Betty Shabazz, born Betty Dean Sanders on May 28, 1934, is best known as the wife of Malcolm X, the influential civil rights leader and prominent figure in the Nation of Islam.
However, her identity extended beyond just that association, as she was a passionate civil rights advocate, educator, and caring mother.
Born in Pinehurst, Georgia, Shabazz faced a tumultuous childhood. Orphaned at a young age, she was sent to live with foster parents in Detroit, Michigan.
Despite her challenging early life, she persisted in her education and went on to attend the Tuskegee Institute in Alabama.
Later, she moved to New York to study nursing at Brooklyn State College Hospital, where her journey with Malcolm X began.
She met Malcolm X at a dinner party in 1955, and they married the following year. Together, they had six daughters. Their life wasn’t easy, marked by constant threats from those opposing Malcolm X’s views. Betty Shabazz displayed extraordinary resilience, standing firmly beside her husband even in the face of severe adversity.
After the tragic assassination of Malcolm X in 1965, Shabazz faced immense grief. She was left to raise her six children alone and grappled with the public and personal implications of her husband’s death. Still, she demonstrated remarkable strength, going back to school and eventually earning a doctorate in education from the University of Massachusetts in 1975.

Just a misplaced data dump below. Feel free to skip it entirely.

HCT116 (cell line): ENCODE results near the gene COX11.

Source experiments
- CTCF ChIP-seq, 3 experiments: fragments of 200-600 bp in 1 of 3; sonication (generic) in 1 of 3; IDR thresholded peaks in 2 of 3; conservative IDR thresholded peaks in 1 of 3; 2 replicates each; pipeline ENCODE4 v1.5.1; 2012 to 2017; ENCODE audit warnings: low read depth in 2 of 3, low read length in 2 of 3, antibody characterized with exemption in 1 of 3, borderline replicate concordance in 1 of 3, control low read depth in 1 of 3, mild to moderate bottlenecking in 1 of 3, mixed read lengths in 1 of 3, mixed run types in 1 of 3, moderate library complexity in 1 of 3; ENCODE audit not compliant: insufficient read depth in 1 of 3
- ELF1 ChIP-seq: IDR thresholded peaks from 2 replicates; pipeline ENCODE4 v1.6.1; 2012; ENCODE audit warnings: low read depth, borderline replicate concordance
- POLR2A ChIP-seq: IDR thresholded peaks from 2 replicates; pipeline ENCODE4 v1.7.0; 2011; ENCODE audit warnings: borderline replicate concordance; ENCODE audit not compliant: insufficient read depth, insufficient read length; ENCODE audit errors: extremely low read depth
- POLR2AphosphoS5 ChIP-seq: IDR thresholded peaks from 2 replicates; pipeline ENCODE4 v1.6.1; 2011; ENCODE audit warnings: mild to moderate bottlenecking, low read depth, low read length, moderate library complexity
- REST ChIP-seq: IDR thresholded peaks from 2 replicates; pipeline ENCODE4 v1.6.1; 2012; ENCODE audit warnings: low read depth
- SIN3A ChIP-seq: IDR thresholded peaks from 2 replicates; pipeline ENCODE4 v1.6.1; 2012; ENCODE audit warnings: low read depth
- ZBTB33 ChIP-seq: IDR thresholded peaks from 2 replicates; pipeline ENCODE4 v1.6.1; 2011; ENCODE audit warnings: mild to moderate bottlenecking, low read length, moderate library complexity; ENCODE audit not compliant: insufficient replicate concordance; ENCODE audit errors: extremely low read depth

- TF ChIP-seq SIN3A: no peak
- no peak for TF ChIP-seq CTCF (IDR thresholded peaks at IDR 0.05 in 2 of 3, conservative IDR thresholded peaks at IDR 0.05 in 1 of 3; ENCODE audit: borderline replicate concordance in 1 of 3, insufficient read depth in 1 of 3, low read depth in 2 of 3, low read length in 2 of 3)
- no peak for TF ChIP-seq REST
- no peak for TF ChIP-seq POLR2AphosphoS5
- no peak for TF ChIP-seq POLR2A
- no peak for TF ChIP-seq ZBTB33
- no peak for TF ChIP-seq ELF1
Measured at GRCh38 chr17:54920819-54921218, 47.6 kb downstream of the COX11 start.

Betty Shabazz then embarked on a professional journey, joining the faculty at Medgar Evers College, part of the City University of New York, as an associate professor of health sciences. Over the years, she rose to become the Director of Institutional Advancement and Public Affairs.
Throughout her life, Shabazz continued to honor Malcolm X’s legacy, ensuring his message wasn’t forgotten. She played a pivotal role in establishing the Malcolm X & Dr. Betty Shabazz Memorial and Educational Center, located at the Audubon Ballroom, the site of Malcolm’s assassination.
However, her life wasn’t devoid of controversy. In the 1990s, there was publicized tension between Shabazz and Louis Farrakhan, a prominent leader in the Nation of Islam, whom she suspected of playing a role in Malcolm X’s assassination.
Tragedy struck again in 1997 when a fire, set by her grandson, severely injured her. Betty Shabazz succumbed to her injuries three weeks later on June 23, 1997.
In sum, Betty Shabazz was more than just Malcolm X’s wife. She was a beacon of strength, an advocate for civil rights, and an esteemed educator, leaving a profound impact on those she inspired.